Review by Craig Idlebrook
(Cambridge) At times, beautiful, sassy and hypnotic, at times purposely pointless, crass and heartbreaking, the play Bouncers hits all the right notes to catch the highs and lows of a night of clubbing. If you were an anthropologist and wanted to study the alcohol-fueled mating rituals of the young, you wouldn’t find a more accurate snapshot than these 1.5 hours of traffic playing at the Cantab Lounge in Cambridge.
Set in the confines of a club for the English working-class, the cast of four sharp-dressed men take on all the players of what appears to be a sprawling epic tragicomedy, if only in the minds of the beer-guzzling masses within. The stories are simple and familiar: a pack of guys and a pack of girls converging on a club, each looking to disappear into euphoria and find a friend. The bouncers are the observers and policemen, who stay nominally above the hormone-filled fray, but also see their own hearts beating and breaking along with the gyrating crowd.
John Godber’s script is close to flawless because it takes itself seriously and lets it hair down in all the right places. A Shakespeare-like prologue and epilogue blend effortlessly into inane rap rhymes, group dance numbers and drunken soccer chants. Thanks to Godber’s precise but irreverent focus, we can laugh at, laugh with and cry with every single character we meet. The production also benefits greatly from the finest overall cast I’ve seen in Boston all year. On stage for every second of the play, each of the four actors seamlessly and believably tackles multiple characters. They play broad, bordering on stereotype, but the characters they create are no broader than the folks who shimmy up to the bars in Boston every Friday and Saturday night. What amazes is that the actors are able to experience no lag time between the transitions, a pitfall that often derails multi-character casting. Each actor is able to jump in and inhabit a new character with frenetic speed so the beat of the scene never drops. It’s hard to single out any of the actors for special accolades, since they are all so strong in this play, but there is something hypnotic for me about watching Seyi Ayorinde, a relative newcomer to acting, who is so watchable that you feel he could make reading the Congressional Record interesting.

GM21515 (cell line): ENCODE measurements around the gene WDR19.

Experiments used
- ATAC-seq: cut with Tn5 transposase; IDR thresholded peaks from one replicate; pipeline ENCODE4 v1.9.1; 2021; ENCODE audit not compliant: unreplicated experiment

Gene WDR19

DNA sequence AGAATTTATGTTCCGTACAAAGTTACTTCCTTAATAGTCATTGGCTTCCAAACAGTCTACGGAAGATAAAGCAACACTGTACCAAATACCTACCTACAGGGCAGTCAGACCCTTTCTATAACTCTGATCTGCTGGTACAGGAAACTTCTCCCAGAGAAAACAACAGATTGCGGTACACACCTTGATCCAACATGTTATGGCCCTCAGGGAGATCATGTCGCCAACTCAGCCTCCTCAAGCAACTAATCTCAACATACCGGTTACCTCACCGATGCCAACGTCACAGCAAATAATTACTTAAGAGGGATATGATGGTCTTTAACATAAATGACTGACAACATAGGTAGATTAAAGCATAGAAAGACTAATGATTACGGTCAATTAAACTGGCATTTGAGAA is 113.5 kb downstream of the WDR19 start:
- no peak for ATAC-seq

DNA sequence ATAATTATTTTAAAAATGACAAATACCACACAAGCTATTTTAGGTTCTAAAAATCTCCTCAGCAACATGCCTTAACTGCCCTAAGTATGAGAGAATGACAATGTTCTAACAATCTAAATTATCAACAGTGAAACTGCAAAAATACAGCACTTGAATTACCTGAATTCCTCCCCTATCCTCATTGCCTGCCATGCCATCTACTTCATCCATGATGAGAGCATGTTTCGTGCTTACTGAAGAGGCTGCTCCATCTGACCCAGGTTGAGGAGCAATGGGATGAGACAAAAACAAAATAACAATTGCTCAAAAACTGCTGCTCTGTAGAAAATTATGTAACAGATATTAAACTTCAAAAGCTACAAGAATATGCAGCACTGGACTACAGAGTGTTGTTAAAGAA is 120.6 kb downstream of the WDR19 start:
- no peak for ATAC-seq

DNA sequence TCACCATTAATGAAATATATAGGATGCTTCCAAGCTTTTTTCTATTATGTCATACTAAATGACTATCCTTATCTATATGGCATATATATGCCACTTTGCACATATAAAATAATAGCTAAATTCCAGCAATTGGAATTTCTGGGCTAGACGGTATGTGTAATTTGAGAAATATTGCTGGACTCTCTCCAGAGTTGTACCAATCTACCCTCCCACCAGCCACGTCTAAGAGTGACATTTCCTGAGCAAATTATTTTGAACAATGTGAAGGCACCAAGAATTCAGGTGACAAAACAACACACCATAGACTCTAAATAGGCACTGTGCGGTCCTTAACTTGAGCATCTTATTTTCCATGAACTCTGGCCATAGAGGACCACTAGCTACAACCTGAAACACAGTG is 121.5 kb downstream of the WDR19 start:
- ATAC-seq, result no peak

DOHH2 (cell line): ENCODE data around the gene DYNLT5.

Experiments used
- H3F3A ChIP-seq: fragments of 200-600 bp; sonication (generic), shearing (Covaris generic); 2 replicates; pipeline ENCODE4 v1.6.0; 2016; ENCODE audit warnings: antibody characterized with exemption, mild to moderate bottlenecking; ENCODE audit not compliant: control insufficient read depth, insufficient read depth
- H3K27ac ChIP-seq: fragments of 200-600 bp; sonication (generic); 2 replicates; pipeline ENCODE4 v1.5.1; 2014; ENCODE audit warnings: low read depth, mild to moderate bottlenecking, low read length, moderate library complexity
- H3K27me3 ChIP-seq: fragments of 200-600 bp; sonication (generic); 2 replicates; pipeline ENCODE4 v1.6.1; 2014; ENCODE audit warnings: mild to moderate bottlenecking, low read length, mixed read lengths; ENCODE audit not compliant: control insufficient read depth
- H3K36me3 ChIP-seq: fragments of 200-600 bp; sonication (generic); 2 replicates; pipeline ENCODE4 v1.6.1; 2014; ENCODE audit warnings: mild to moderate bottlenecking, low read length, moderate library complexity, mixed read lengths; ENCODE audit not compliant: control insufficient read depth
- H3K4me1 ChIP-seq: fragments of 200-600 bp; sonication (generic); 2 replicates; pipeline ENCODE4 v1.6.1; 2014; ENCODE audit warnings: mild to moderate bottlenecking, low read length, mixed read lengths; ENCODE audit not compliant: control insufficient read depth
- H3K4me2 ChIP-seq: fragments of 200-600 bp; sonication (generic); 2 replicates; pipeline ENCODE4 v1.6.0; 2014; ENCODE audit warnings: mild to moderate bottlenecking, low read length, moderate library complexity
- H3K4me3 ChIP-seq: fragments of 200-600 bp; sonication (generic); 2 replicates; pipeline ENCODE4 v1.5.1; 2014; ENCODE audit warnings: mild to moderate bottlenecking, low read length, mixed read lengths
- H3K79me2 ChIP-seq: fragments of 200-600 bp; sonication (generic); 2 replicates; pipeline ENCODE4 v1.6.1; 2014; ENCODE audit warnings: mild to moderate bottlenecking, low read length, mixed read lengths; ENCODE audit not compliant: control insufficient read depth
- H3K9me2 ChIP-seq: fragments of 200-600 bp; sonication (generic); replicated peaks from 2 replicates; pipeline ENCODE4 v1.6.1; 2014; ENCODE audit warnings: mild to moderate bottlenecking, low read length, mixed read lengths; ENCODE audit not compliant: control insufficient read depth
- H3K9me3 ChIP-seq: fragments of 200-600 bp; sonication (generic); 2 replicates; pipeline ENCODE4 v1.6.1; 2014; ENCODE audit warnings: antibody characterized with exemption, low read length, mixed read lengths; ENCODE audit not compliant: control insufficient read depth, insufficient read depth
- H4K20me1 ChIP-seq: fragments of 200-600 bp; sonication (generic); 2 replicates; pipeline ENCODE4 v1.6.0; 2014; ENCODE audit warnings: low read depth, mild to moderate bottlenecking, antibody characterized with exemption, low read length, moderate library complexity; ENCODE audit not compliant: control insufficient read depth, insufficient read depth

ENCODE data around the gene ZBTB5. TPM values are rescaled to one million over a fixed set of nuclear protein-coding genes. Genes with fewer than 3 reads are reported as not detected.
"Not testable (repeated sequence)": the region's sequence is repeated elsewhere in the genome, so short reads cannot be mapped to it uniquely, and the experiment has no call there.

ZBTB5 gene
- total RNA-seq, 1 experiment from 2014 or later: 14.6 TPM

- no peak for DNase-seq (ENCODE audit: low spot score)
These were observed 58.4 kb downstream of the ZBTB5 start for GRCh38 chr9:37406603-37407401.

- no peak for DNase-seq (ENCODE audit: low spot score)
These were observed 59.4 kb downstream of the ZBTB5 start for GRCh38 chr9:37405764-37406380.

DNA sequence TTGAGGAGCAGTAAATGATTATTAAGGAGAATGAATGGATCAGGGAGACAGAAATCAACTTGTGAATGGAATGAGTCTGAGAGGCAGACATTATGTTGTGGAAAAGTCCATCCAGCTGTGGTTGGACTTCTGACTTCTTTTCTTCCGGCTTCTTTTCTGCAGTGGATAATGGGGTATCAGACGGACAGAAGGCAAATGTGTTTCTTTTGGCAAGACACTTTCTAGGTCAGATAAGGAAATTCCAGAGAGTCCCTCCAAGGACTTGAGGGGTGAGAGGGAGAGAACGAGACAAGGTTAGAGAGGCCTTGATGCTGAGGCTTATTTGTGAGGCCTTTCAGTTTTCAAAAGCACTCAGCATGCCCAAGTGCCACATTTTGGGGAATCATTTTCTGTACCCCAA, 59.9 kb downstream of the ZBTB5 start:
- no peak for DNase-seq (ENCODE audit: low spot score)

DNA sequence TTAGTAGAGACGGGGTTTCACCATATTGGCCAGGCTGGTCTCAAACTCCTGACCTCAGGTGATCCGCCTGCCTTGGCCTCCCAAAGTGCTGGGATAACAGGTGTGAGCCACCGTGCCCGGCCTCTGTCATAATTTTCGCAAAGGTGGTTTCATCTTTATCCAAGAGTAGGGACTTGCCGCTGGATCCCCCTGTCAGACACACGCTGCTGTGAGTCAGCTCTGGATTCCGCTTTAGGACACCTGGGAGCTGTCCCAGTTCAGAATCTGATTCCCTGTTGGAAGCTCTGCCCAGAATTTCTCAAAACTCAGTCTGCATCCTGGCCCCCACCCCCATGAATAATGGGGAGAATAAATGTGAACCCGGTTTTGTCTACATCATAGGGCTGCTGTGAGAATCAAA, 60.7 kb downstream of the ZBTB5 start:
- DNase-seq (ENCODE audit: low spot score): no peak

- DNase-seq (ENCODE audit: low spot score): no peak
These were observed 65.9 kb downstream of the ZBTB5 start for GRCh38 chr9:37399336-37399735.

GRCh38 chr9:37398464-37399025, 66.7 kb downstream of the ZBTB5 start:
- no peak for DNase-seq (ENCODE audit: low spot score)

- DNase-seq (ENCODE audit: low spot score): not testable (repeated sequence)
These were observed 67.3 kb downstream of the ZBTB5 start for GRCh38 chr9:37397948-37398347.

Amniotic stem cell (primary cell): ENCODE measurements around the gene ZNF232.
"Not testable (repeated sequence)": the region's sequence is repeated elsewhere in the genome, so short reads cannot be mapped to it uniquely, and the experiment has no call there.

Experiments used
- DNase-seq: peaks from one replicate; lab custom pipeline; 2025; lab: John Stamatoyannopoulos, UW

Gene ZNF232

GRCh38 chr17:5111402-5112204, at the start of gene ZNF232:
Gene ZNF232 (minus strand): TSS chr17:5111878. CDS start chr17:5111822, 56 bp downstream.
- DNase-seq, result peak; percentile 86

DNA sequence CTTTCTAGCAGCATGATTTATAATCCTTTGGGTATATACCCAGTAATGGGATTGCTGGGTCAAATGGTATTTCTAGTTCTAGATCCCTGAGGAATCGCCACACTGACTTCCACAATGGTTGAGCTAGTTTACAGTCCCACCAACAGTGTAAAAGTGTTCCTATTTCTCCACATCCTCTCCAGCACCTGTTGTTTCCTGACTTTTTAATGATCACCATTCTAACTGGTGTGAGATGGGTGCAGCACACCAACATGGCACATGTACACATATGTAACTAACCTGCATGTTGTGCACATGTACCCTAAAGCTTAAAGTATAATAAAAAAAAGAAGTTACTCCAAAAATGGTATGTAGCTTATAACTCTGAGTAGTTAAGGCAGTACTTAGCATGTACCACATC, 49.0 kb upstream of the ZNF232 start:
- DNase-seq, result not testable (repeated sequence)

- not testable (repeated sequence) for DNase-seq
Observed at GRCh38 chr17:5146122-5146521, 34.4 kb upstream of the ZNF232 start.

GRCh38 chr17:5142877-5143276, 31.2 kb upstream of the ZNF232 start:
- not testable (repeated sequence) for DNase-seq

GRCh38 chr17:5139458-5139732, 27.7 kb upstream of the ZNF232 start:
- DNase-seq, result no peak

Not only does this play perfectly capture, if in hyperbole, what it was like for me to stumble out into the streets after a night of clubbing, (ears buzzing, pockets empty, a smile on my face), but my young daughter will be able to point to this play in the future for the reason why she will never, ever be able to stay out past 10 until she’s 35.